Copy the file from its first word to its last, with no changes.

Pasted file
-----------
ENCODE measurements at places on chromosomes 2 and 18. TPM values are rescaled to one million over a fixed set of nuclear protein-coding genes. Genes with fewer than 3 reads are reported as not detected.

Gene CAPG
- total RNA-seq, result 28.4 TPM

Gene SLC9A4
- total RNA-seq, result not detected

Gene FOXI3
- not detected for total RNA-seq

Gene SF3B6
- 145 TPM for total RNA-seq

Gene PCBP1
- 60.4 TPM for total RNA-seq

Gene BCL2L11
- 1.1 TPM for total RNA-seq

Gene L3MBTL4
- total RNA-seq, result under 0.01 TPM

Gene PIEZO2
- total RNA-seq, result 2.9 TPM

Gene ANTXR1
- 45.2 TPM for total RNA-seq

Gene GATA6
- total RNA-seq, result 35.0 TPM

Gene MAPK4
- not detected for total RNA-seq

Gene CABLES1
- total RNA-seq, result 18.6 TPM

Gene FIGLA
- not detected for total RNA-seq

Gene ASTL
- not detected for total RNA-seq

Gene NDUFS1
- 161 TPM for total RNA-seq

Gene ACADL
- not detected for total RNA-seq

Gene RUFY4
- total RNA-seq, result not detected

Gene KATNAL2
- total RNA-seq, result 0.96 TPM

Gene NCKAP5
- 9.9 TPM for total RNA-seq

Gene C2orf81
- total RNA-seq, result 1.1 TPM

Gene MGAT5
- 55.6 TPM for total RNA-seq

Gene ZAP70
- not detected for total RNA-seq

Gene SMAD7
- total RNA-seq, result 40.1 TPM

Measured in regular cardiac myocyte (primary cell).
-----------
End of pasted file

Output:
ENCODE measurements at places on chromosomes 2 and 18. TPM values are rescaled to one million over a fixed set of nuclear protein-coding genes. Genes with fewer than 3 reads are reported as not detected.

Gene CAPG
- total RNA-seq, result 28.4 TPM

Gene SLC9A4
- total RNA-seq, result not detected

Gene FOXI3
- not detected for total RNA-seq

Gene SF3B6
- 145 TPM for total RNA-seq

Gene PCBP1
- 60.4 TPM for total RNA-seq

Gene BCL2L11
- 1.1 TPM for total RNA-seq

Gene L3MBTL4
- total RNA-seq, result under 0.01 TPM

Gene PIEZO2
- total RNA-seq, result 2.9 TPM

Gene ANTXR1
- 45.2 TPM for total RNA-seq

Gene GATA6
- total RNA-seq, result 35.0 TPM

Gene MAPK4
- not detected for total RNA-seq

Gene CABLES1
- total RNA-seq, result 18.6 TPM

Gene FIGLA
- not detected for total RNA-seq

Gene ASTL
- not detected for total RNA-seq

Gene NDUFS1
- 161 TPM for total RNA-seq

Gene ACADL
- not detected for total RNA-seq

Gene RUFY4
- total RNA-seq, result not detected

Gene KATNAL2
- total RNA-seq, result 0.96 TPM

Gene NCKAP5
- 9.9 TPM for total RNA-seq

Gene C2orf81
- total RNA-seq, result 1.1 TPM

Gene MGAT5
- 55.6 TPM for total RNA-seq

Gene ZAP70
- not detected for total RNA-seq

Gene SMAD7
- total RNA-seq, result 40.1 TPM

Measured in regular cardiac myocyte (primary cell).